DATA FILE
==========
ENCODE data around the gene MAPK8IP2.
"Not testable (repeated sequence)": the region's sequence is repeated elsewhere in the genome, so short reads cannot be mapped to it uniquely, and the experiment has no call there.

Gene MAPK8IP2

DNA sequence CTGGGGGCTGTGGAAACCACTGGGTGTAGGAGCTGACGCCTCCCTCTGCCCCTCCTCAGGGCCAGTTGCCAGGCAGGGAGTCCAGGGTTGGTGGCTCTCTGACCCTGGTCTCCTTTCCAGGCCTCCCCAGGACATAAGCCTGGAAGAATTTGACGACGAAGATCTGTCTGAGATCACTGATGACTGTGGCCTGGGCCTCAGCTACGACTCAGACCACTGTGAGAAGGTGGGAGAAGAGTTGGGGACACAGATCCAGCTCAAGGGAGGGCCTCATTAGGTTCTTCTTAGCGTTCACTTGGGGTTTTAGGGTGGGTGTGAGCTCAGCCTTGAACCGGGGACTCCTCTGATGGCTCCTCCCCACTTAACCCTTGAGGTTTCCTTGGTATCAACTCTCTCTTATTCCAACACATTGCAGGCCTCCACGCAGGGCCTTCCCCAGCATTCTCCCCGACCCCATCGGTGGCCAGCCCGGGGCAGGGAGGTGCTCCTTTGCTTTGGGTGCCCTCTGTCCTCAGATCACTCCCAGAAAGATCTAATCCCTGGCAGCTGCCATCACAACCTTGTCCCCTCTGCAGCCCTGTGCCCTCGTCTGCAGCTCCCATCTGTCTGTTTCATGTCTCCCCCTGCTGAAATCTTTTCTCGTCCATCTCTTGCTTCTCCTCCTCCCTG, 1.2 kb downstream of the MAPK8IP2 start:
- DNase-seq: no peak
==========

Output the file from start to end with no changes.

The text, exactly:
ENCODE data around the gene MAPK8IP2.
"Not testable (repeated sequence)": the region's sequence is repeated elsewhere in the genome, so short reads cannot be mapped to it uniquely, and the experiment has no call there.

Gene MAPK8IP2

DNA sequence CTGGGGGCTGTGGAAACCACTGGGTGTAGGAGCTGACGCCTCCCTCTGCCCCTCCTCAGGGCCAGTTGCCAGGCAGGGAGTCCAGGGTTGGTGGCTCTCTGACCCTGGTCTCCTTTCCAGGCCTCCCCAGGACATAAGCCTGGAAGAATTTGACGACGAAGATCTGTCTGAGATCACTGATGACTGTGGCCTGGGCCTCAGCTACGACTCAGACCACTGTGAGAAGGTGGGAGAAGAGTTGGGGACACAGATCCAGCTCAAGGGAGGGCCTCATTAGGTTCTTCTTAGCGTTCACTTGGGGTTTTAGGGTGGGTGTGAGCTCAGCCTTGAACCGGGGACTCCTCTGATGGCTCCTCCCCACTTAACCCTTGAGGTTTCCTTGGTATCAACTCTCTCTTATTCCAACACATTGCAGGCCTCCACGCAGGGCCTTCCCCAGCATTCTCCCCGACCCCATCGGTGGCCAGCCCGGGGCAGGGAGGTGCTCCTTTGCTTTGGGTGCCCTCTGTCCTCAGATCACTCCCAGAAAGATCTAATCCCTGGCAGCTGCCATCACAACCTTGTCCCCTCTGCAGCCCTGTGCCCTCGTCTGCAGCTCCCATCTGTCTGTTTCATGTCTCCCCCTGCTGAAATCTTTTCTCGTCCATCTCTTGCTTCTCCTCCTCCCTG, 1.2 kb downstream of the MAPK8IP2 start:
- DNase-seq: no peak